Wednesday, June 25, 2008

Optimal Baserunning
I've seen a few stories lately on how the Red Sox are stealing a lot of bases at a high success rate this season. So far, led by Ellsbury, they're stealing at a pretty amazing 84% rate. Considering the breakeven point for hurting your team in the runs department is around 65% (this is the percent the defense is trying to keep the running team below), that looks pretty good. But I was wondering what is an optimal number for a team success rate? I can't seem to find this information anywhere, so I'm going to make it up. Let's assume there is a flat distribution of stolen base opportunities, ie the same amount of situations where a baserunner will be safe 0% of the time, 25% of the time, 50%, 100% and all points in between. The distribution is probably normal around the break even point in real life but flat is much easier to work with. Runners on base should be trying to go any time a steal gives their team an edge so they should be running in all situations where the anticipated success rate is >=65%. If the distribution of opportunities is flat, then a team which runs the bases perfectly will on average steal successfully (.35/2)+.65=83% of the time.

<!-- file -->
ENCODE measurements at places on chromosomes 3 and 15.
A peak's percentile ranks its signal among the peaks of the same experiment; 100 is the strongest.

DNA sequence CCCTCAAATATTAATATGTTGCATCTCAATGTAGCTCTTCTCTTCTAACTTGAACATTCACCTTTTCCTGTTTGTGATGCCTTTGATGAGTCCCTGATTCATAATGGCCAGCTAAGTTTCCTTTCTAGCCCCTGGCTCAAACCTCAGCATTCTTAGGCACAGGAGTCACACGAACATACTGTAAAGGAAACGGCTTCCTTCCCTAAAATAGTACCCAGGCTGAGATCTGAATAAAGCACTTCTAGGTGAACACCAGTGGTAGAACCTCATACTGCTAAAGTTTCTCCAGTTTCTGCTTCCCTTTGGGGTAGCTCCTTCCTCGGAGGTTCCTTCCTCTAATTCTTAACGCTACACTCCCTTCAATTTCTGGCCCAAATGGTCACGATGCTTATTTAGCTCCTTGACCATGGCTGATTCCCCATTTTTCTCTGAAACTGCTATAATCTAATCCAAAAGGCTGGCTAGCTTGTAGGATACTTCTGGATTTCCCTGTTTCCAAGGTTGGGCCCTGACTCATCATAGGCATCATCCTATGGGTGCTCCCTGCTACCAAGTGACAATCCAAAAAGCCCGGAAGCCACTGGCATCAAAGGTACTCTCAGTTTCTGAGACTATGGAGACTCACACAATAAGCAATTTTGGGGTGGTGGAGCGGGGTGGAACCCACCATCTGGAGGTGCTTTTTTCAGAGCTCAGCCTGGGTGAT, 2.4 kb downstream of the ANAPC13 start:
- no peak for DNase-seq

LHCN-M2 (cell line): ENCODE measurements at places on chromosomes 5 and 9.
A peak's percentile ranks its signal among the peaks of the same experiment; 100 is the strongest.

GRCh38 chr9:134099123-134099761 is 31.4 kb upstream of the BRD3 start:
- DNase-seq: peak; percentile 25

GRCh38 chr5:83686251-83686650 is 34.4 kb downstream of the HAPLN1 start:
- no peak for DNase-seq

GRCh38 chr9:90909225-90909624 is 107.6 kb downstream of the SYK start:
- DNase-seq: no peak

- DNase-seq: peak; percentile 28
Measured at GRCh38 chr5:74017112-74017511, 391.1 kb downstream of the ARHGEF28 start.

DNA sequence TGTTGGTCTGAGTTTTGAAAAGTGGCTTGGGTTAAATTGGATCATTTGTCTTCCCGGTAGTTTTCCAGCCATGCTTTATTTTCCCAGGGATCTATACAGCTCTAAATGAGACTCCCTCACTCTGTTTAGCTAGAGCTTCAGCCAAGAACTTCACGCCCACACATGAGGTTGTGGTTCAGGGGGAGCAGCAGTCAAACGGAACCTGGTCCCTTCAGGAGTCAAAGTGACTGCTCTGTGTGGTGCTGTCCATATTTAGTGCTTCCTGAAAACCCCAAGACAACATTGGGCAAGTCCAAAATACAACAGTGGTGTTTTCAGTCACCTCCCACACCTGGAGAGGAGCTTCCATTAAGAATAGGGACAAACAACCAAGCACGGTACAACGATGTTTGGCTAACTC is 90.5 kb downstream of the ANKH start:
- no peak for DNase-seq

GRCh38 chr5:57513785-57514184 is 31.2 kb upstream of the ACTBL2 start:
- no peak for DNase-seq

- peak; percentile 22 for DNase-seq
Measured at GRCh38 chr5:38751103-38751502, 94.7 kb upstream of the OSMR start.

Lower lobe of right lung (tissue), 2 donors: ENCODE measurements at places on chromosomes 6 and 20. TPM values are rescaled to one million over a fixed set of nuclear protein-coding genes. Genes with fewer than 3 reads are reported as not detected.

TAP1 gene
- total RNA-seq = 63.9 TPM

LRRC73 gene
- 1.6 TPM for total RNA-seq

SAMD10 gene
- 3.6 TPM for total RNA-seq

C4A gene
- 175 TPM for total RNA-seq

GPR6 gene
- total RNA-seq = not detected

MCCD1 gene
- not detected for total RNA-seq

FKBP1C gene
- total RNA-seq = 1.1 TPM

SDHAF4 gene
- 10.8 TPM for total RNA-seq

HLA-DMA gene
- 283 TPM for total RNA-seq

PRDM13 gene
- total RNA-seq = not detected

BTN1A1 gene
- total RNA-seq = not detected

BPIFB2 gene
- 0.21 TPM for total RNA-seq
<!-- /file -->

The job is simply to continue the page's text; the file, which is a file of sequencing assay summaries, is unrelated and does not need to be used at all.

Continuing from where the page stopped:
I can't say whether the goal this season was to steal around 85% or whether it's just because the Red Sox suddenly have some guys who can run but are still relatively conservative (compared to other teams), but to me it looks like right now the Red Sox are taking the optimal advantage of the opposing teams' defenses. In a league where most other teams are stealing at the equilibrium rate where the net value added is 0 (in other words trying to steal as often below the breakeven point as above it), the Red Sox result looks like a pretty huge edge. It will be interesting to see if A. other teams start copying their optimally conservative/aggressive approach and/or B. if opposing defenses ever adjust to the fact that the Red Sox have been robbing them blind.